Vincent Ralph looks at what the coming campaign holds for the new Manchester United boss.
Even before David Moyes officially took charge of Manchester United, it was hailed as the impossible job.
And with every passing day, the papers would have you believe it is growing even more impossible, if such a thing is, well, possible.
They would have you believe that Sir Alex Ferguson always had his transfer business complete the week after the season ended; that the sound of United’s chequebook being opened instantly attracted the great and the good of the game; that Ferguson’s interest was never rebuffed.
Of course that is false. And in fact Moyes is seemingly failing (so far at least) in a task his predecessor had no intention of even pondering – the purchase of a quality central midfielder.
Moyes – along with the rest of the footballing world – knew from day one United were lacking in that area. That he has not yet signed anyone could be regarded as failure, or it could be acknowledged as the regular effect of aiming high.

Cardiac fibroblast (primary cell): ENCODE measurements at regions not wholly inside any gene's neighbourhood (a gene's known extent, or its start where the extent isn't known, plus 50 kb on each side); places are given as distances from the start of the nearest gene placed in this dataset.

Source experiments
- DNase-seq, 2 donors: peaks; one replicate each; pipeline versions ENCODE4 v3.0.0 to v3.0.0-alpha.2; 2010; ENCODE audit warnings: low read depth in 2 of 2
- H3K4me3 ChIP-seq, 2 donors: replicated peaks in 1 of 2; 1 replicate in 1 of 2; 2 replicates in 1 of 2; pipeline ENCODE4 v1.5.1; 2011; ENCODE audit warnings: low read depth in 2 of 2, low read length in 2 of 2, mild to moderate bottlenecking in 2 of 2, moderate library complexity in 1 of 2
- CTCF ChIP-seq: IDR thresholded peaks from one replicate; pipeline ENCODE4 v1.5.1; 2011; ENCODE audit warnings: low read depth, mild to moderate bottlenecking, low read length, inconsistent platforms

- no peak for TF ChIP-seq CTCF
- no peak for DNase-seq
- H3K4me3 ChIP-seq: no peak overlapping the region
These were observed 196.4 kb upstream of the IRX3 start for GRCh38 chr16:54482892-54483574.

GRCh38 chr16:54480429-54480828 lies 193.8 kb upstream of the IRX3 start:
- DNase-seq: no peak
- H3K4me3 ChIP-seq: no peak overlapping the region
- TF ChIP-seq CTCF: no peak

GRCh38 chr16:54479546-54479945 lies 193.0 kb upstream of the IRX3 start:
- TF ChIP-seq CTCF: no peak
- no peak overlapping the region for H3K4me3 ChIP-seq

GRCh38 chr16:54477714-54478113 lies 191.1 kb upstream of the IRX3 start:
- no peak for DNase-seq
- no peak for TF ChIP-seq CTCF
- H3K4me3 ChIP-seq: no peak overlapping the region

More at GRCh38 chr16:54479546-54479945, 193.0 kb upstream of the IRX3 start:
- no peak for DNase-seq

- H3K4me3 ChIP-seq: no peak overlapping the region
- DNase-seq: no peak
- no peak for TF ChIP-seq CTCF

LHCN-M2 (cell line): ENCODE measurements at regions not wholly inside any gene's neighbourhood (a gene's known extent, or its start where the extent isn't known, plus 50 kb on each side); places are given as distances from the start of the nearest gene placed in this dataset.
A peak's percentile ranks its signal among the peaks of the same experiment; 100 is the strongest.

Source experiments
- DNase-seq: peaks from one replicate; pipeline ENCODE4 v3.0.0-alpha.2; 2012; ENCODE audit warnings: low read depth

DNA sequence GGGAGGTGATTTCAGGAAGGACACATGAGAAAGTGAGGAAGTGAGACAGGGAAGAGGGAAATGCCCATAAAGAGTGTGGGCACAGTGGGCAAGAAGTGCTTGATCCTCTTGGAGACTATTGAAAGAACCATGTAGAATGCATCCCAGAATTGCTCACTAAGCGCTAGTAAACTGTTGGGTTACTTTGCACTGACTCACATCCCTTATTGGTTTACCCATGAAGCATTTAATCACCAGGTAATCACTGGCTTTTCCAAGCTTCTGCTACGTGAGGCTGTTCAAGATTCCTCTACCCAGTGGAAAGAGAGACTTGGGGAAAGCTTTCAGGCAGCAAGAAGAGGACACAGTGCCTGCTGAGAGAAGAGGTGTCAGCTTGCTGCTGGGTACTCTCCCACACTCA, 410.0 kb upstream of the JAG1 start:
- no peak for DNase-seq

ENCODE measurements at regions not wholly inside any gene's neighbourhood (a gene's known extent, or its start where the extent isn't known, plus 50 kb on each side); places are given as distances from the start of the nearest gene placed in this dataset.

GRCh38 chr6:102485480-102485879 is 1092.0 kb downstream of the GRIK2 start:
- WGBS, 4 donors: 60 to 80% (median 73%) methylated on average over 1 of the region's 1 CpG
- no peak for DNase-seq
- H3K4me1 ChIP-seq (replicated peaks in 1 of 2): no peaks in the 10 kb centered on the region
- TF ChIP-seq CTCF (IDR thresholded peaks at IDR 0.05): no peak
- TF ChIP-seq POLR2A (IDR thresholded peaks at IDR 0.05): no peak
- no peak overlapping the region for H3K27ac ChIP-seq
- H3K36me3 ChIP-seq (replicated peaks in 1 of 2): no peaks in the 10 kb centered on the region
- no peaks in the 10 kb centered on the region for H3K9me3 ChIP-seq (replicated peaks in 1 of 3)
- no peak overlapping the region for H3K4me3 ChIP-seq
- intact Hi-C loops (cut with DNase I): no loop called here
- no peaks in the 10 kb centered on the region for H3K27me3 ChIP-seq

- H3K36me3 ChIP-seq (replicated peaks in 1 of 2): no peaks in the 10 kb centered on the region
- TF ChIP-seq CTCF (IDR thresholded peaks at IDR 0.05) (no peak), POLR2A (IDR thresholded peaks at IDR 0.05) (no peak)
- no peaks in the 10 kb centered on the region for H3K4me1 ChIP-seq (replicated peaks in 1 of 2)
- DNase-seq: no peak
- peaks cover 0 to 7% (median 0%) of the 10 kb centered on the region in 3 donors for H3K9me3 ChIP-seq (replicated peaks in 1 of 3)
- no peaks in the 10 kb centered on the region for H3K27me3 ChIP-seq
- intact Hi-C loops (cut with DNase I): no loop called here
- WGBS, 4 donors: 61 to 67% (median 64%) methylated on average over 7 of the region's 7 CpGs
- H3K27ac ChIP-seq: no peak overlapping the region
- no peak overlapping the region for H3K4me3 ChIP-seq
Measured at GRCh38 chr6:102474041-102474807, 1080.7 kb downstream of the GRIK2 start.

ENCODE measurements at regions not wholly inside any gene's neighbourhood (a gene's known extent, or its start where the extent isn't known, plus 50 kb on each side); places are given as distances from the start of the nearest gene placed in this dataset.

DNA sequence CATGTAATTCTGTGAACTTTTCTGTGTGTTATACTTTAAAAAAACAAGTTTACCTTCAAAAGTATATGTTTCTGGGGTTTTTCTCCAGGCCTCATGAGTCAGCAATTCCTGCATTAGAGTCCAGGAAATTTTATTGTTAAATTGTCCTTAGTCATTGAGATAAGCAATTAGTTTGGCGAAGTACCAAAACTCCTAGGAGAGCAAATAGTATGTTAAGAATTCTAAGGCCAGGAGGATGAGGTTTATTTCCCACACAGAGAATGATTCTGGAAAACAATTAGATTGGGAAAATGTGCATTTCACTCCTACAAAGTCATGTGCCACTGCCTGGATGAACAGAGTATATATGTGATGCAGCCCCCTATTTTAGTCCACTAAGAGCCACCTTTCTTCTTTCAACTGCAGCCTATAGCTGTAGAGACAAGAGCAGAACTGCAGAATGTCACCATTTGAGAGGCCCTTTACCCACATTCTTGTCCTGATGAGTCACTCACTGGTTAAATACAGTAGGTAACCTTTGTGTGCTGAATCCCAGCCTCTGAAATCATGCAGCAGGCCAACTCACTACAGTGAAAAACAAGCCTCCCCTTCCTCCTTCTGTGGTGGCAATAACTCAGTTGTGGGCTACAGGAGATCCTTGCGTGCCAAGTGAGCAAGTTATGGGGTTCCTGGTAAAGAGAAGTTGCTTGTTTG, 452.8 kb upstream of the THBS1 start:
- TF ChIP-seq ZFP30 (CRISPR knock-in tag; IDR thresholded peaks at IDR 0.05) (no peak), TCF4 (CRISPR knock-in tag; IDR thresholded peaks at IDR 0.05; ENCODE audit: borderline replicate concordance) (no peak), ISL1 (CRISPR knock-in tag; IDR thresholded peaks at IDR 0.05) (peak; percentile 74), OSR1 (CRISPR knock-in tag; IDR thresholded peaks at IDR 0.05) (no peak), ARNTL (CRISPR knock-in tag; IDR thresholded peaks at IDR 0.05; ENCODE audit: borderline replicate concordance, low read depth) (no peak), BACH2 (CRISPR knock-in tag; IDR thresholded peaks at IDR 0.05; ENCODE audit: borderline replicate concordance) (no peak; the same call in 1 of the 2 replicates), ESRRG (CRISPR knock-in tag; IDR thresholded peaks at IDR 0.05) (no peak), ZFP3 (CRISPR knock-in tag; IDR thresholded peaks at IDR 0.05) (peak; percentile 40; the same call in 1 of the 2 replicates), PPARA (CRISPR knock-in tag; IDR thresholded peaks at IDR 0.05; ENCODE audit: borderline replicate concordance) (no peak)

Ambition is, more often than not, met with rejection. It is in persistence that success is attained.
And so as Moyes prepares for his first truly competitive match in charge of United, many will be wondering what the season holds and if he can compete with a Jose Mourinho-inspired Chelsea and a rejuvenated Manchester City.
As each match ticks past 90 minutes, expect commentators and pundits to make reference to Fergie-time. And whenever a late equaliser or winner is not scored, expect many to claim United have lost their edge, their spark, their inspiration.
And yet youth will also be given the chance, perhaps even more so than under Ferguson. Just ask Rooney how much faith his new manager puts in young talent.
Much will depend on the mind-set of Rooney, and the business that is or is not carried out in the next two weeks.
After that, all eyes will be on the man with the impossible job as he attempts to prove it is very much possible.
image: © Jason Gulledge